Olympic Closing Ceremony 2012: London Misses Mark on Games' Conclusion

David DanielsSenior Writer IAugust 13, 2012

LONDON, ENGLAND - AUGUST 12:  Victoria Beckham, Geri Halliwell, Emma Bunton, Melanie Chisholm and Melanie Brown of The Spice Girls perform during the Closing Ceremony on Day 16 of the London 2012 Olympic Games at Olympic Stadium on August 12, 2012 in London, England.  (Photo by Pascal Le Segretain/Getty Images)
Pascal Le Segretain/Getty Images

The word "timeless" apparently doesn’t mean anything to London.

The 2012 Olympic closing ceremony was geared toward entertainment, and it achieved just that. One Direction and the Spice Girls attracted an audience—23 million viewers, according to BBC—but will the ceremony go down as one of the most memorable?

Unless you call the UK home, not likely.

David Rooney of The Hollywood Reporter wrote that the performance had loads of style but wasn’t exactly packed with substance. He said of the ceremony: “Sure to be regarded as a wonderfully chaotic treasure trove by some and a hot mess by others with a taste for more regimented spectacle.”

And isn’t “regimented” always the most appropriate route to go for the most prestigious gathering on the planet? I mean, it worked for Beijing didn’t it?

China did everything right in the 2008 Summer Olympics. Its opening ceremony was one of the most memorable ever, and its close was just as extraordinary.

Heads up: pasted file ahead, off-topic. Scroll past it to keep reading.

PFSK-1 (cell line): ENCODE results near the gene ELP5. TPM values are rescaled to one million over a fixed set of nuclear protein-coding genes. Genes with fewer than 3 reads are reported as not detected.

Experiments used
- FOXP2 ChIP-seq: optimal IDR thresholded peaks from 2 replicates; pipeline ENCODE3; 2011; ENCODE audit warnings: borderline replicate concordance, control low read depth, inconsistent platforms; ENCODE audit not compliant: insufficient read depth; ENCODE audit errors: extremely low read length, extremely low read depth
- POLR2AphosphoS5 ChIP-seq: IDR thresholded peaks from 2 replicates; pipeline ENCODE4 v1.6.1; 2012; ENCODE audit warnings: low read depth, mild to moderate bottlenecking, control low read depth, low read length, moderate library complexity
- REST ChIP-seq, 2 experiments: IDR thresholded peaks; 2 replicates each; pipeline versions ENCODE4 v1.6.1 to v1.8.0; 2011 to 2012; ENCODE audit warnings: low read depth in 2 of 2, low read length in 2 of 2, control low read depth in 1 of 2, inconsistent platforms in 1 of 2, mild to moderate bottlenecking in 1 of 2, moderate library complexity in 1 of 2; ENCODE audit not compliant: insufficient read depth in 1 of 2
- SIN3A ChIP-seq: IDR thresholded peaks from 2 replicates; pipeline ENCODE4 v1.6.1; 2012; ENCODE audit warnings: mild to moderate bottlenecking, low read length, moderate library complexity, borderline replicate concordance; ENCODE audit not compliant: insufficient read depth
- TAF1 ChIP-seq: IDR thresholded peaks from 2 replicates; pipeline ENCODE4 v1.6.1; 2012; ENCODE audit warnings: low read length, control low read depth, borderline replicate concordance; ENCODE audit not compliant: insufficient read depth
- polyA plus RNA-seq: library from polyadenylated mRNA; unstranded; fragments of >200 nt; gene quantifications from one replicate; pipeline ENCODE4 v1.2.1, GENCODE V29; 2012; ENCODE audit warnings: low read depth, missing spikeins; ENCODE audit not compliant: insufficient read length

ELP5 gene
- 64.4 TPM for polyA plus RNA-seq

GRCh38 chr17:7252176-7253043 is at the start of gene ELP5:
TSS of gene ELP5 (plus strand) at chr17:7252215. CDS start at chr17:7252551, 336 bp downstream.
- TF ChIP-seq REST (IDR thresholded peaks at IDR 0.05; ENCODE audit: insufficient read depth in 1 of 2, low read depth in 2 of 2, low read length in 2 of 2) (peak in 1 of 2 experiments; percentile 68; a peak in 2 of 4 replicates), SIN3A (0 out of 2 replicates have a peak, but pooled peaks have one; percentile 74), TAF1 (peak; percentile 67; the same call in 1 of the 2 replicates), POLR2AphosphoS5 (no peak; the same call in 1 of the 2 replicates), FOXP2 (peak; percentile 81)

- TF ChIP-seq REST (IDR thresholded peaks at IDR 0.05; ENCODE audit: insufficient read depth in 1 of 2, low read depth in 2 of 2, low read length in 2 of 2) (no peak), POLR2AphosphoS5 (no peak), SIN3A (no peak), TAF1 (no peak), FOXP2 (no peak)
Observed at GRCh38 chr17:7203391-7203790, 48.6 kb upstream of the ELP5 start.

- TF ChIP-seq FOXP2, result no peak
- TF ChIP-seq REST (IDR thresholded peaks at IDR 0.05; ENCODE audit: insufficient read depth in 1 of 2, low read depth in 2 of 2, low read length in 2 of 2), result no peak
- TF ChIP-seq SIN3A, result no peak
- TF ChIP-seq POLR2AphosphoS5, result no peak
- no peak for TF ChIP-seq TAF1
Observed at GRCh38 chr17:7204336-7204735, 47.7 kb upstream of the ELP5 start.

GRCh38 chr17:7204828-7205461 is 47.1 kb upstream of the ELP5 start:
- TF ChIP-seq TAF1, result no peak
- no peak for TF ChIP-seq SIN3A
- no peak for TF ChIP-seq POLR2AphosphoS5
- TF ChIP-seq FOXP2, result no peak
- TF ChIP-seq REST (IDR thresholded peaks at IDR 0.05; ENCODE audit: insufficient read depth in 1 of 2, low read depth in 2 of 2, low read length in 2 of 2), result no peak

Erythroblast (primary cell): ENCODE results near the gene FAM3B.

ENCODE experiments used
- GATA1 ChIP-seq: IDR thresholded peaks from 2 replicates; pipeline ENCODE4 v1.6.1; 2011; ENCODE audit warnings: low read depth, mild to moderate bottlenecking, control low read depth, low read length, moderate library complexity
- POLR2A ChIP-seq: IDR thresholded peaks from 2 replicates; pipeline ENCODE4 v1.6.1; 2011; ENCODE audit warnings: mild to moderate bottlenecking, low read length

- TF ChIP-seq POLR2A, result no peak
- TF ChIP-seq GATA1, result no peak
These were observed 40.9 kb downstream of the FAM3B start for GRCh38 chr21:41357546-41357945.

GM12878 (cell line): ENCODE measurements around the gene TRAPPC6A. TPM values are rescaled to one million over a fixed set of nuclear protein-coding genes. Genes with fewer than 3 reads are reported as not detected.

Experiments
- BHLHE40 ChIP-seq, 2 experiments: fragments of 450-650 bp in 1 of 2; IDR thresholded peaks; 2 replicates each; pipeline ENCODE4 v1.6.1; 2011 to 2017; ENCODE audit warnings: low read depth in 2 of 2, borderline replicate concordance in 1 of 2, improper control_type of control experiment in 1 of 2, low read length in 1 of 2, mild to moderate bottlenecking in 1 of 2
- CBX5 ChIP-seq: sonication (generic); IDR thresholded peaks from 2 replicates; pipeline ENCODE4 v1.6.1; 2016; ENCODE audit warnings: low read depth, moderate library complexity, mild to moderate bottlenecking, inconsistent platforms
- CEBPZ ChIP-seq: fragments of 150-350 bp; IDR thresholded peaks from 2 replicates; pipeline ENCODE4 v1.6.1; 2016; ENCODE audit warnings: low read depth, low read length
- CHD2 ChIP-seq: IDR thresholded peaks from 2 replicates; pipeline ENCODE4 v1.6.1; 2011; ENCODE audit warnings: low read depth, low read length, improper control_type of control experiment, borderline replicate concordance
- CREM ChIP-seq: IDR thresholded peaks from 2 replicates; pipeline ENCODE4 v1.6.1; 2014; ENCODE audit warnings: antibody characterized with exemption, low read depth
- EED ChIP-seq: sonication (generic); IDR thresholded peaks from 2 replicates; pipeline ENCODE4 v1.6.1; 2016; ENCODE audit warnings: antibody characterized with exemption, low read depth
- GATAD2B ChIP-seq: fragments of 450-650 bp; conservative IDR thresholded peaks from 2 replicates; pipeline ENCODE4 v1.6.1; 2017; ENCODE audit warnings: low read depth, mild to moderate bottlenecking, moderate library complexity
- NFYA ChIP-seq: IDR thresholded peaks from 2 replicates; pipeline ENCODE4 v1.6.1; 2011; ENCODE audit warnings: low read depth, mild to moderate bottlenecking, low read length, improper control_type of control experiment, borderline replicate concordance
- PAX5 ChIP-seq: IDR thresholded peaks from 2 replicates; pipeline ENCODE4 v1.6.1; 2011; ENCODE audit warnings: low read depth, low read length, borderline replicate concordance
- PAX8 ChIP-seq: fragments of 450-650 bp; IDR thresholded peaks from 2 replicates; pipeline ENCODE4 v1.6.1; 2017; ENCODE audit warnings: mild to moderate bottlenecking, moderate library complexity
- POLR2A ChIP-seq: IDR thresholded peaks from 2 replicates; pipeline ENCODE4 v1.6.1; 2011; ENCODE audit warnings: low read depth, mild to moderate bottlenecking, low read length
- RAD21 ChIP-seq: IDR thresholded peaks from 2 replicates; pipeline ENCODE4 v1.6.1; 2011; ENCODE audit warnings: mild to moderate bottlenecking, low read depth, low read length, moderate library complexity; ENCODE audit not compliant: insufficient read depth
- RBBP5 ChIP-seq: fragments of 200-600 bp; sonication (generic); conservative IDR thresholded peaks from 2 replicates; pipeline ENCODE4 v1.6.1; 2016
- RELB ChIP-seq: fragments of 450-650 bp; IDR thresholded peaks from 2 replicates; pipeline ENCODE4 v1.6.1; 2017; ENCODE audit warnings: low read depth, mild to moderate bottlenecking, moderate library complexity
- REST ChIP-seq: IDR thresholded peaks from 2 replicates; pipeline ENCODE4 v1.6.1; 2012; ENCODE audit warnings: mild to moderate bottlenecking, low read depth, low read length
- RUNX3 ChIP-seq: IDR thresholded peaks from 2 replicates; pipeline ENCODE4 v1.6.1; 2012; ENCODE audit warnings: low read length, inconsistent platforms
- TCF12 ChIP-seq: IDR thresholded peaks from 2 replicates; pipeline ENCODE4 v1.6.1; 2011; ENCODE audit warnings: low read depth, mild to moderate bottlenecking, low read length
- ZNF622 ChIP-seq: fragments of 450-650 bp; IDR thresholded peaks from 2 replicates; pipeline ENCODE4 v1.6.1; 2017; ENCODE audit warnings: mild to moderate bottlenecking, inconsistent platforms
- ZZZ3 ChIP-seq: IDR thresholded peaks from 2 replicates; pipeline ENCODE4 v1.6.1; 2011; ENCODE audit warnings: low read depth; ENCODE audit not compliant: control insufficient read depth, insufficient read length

Now, don’t get me wrong. London’s performance was impressive. Plus, Beijing’s act was an extremely tough one to follow.

But it could’ve closed better.

Troy Rawhiti-Forbes of the New Zealand Herald labeled London’s ceremony “a pop culture smorgasbord that had touches of brilliance, beauty and bewilderment.”

“Pop culture smorgasbords” aren’t timeless. In fact, they’re the polar opposite. Pop culture is meant to appeal to the current target audience alone.

If ratings and instant hype are what London wanted, then it hit a home run. Its combination of musical performers and comedy acts without a doubt appealed to its viewers on Sunday.

I repeat, on Sunday.

The drums and lights of Beijing will be remembered forever. Comparatively, London just doesn’t measure up in terms of a timeless performance. 


David Daniels is a featured columnist at Bleacher Report and a syndicated writer.